5. To the extent that the Hotel assigns error on the ground that the district court did not share the verdict forms with counsel before charging the jury, we note only that our previous "suggest[ion] that proposed verdict forms always be shared with counsel and discussed together with the proposed jury instructions before the jury charge," Sanchez-Lopez, 375 F.3d at 135, was simply a suggestion. Where, as here, the district court opts to use standard verdict forms and does not mislead counsel about its intentions, any error in failing to follow that suggested protocol was harmless.

Before Selya, Lynch and Lipez, Circuit Judges.

In this slip-and-fall action, brought under diversity jurisdiction, see 28 U.S.C. § 1332(a), the plaintiffs won a total of $1,250,000 in damages. On appeal, the defendant presses four claims of error. None has merit. Consequently, we affirm the judgment below.

I. Background

The jury supportably could have found the following facts. On October 16, 2003, the plaintiffs, Francis Santos and his wife, Diane, then visiting Puerto Rico from Massachusetts, were guests at the Wyndham Condado Plaza Hotel and Casino (the Hotel). As Santos entered the Hotel's pool, he slipped and fell, sustaining serious injuries.

The steps that Santos used to enter the pool were large and semicircular, under water, with glossy tiles at the edge of each step. Expert testimony offered on behalf of the plaintiffs indicated that the variable friction between the steps and their edges, the slipperiness of the glossy tiles when wet, the geometric configuration of the semicircular steps, and the absence of a handrail combined to create a perilous condition. Knowing that guests used the steps to enter and exit the pool, the Hotel neither made them safe for this readily foreseeable use nor warned of the inherent danger. These failures, the jury plausibly could have found, caused the accident.1

Francis and Diane Santos charged the Hotel with negligence and sued for damages in Puerto Rico's federal district court. See P.R. Laws Ann. tit. 31, §§ 5141-5142. The district court empaneled a jury and a two-day trial commenced on May 18, 2005. The plaintiffs presented the bulk of their case in chief on the first day of trial. Because their medical expert, Dr. Carlos Grovas, was unavailable, the district court reordered the proof, see Fed. R. Evid. 611(a), and compelled the Hotel to present its entire case before the plaintiffs presented Grovas's testimony (the plaintiffs had, however, already presented all of their liability evidence). Grovas testified after the defendant rested. The Hotel did not ask to recall its medical expert or to present any rebuttal evidence on damages.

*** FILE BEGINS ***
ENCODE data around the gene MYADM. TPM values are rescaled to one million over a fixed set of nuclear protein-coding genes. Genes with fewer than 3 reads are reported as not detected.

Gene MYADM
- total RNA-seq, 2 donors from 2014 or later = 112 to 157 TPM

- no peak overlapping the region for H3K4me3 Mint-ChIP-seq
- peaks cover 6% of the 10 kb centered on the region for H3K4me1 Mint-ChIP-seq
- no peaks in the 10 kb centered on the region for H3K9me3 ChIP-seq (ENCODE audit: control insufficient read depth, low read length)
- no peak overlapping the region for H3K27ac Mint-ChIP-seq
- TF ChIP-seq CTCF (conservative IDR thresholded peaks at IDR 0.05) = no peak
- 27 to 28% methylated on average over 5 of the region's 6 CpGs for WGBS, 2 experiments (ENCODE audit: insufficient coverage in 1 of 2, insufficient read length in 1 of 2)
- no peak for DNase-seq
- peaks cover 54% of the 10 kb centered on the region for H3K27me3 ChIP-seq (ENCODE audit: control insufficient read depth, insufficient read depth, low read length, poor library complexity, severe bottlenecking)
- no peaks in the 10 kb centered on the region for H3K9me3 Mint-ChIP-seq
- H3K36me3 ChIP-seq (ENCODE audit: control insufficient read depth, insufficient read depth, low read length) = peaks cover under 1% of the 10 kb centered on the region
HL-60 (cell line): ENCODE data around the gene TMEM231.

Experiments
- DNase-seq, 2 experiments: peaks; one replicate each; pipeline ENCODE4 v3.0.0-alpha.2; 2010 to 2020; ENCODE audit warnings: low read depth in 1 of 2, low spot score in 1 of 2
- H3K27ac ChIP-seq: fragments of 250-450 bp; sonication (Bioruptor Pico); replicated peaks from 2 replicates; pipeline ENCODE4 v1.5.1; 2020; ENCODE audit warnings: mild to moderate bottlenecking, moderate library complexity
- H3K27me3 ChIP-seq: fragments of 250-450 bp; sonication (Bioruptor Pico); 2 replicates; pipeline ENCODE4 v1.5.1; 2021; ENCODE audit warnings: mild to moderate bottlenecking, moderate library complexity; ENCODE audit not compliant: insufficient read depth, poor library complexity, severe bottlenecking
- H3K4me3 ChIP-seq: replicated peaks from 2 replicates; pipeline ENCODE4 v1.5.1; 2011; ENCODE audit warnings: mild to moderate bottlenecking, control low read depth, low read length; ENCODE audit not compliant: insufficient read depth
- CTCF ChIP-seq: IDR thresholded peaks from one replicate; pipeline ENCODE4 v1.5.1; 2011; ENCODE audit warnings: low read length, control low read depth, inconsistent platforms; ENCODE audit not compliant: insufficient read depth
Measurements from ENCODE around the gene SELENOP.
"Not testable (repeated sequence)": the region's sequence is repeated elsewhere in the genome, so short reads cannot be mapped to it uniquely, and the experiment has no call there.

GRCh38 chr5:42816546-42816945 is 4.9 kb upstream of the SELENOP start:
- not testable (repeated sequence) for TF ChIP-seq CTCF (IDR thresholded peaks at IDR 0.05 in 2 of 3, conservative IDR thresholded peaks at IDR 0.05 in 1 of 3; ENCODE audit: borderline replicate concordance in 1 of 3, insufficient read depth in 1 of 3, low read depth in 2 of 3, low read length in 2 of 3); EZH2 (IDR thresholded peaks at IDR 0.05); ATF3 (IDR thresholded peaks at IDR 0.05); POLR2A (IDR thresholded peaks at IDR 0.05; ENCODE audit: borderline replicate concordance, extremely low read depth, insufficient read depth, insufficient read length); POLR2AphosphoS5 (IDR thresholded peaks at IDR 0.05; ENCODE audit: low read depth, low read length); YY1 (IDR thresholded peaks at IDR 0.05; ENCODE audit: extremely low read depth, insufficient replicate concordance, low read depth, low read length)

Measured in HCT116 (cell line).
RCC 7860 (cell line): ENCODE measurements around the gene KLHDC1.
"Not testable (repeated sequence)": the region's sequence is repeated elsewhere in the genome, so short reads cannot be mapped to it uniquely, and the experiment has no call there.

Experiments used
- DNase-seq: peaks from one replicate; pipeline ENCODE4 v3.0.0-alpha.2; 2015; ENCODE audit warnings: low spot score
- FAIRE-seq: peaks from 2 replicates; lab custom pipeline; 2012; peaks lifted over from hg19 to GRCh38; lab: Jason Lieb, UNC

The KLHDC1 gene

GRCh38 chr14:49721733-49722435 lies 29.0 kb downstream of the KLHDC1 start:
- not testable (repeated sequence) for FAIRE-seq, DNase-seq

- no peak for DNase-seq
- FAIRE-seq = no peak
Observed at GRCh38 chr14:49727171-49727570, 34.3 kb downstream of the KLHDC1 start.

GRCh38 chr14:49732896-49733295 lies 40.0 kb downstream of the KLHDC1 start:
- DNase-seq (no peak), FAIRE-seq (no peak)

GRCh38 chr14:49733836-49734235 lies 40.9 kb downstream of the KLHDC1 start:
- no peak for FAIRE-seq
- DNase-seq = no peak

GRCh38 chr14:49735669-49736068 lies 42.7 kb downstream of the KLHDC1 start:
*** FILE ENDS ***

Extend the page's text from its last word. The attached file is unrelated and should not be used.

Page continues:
After the evidence had closed, counsel offered summations and the court instructed the jury. The Hotel proffered an elaborate special verdict form, see Fed. R. Civ. P. 49(a), but the district court rejected it in favor of a simpler approach. Using the court's verdict forms, the jurors found negligence on the Hotel's part, absolved the plaintiffs of any comparative negligence, and proceeded to award Francis Santos $1,000,000 for his injuries and Diane Santos $250,000 for consequential damages (e.g., loss of consortium). This timely appeal followed.

II. Analysis

On appeal, the Hotel seeks to challenge (i) the district court's alteration of the order of proof; (ii) its decision to allow the plaintiffs' liability expert to testify; (iii) its rejection of a tendered special verdict form; and (iv) its denial of the Hotel's motion for judgment as a matter of law. We address these claims of error sequentially.

A. Order of Proof

The Hotel strives to convince us that it was unfairly burdened, and the plaintiffs unfairly advantaged, by the district court's alteration of the order of proof. We are not persuaded.

"It is axiomatic that district courts enjoy wide latitude in matters concerning the ordering of proof and the presentation of evidence." Morales Feliciano v. Rull n, 378 F.3d 42, 57 (1st Cir. 2004); see Fed. R. Evid. 611(a) (mandating that "[t]he court shall exercise reasonable control over the mode and order of . . . presenting evidence"). We review order-of-proof determinations for abuse of discretion and will set aside a verdict based on a challenge to such a determination only if the complaining party musters a substantial showing of unfair prejudice. See Morales Feliciano, 378 F.3d at 57; see also Elgabri v. Lekas, 964 F.2d 1255, 1260 (1st Cir. 1992).

Here, the Hotel complains that it was unduly prejudiced in two ways: by having only one hour following the court's Rule 611(a) order within which to gather and prepare its witnesses,2 and by what it characterizes as an improper shifting of the burden of proof on the issue of damages. Both plaints lack force.

As to witness preparation, it is nose-on-the-face plain that such preparation could not have been substantially affected by Grovas's delayed appearance. After all, Grovas's trial testimony did not last long; it comprises only thirty transcript pages. This means that even if Grovas had testified before the defense went forward, the Hotel would have had only an extra hour, at most, to gather and primp its witnesses. Minor scheduling changes of this sort occur on a daily basis in the course of trial practice, and counsel must be ready to deal with them. In the absence of special circumstances - and none are present here - such tweakings of the order of proof do not work unfair prejudice.